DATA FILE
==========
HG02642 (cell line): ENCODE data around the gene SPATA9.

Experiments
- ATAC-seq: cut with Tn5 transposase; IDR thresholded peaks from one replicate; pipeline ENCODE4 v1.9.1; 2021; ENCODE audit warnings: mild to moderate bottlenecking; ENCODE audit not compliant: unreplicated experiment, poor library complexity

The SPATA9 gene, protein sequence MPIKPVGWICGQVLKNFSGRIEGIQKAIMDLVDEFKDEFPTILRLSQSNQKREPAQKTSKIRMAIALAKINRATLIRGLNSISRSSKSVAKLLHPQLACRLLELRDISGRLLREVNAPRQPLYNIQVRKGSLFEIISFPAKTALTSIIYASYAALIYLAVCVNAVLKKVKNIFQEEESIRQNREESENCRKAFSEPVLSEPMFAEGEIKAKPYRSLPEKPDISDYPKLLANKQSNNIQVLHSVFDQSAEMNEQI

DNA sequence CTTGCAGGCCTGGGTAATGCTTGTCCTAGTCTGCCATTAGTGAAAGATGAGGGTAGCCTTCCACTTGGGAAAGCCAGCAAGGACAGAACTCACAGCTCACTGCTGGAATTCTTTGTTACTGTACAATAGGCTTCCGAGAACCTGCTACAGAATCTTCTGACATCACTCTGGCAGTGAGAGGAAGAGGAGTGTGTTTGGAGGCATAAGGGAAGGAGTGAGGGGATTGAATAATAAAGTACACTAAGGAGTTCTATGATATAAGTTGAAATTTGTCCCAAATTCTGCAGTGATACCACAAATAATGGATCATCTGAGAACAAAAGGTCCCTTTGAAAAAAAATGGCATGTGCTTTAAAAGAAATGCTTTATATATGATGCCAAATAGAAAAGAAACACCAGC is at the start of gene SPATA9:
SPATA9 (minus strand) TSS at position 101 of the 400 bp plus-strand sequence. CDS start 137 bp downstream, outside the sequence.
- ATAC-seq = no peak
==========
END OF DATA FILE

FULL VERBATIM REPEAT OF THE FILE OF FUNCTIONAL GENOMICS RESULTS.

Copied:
HG02642 (cell line): ENCODE data around the gene SPATA9.

Experiments
- ATAC-seq: cut with Tn5 transposase; IDR thresholded peaks from one replicate; pipeline ENCODE4 v1.9.1; 2021; ENCODE audit warnings: mild to moderate bottlenecking; ENCODE audit not compliant: unreplicated experiment, poor library complexity

The SPATA9 gene, protein sequence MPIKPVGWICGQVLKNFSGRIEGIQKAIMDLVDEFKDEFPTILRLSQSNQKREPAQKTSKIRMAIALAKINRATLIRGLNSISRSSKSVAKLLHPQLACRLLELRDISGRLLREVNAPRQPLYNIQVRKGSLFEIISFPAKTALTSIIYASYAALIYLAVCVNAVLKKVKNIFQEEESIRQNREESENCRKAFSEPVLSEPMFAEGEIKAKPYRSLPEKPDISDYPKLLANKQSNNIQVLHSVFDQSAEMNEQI

DNA sequence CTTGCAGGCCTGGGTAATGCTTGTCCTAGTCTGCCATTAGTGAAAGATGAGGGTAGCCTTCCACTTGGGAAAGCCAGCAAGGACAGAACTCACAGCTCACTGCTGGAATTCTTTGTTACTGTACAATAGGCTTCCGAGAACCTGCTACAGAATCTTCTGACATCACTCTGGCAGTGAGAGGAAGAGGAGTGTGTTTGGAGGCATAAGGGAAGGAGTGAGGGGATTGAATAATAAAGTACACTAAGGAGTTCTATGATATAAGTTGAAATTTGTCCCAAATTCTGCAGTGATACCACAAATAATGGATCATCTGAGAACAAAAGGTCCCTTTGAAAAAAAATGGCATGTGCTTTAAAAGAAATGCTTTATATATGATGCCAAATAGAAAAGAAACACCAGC is at the start of gene SPATA9:
SPATA9 (minus strand) TSS at position 101 of the 400 bp plus-strand sequence. CDS start 137 bp downstream, outside the sequence.
- ATAC-seq = no peak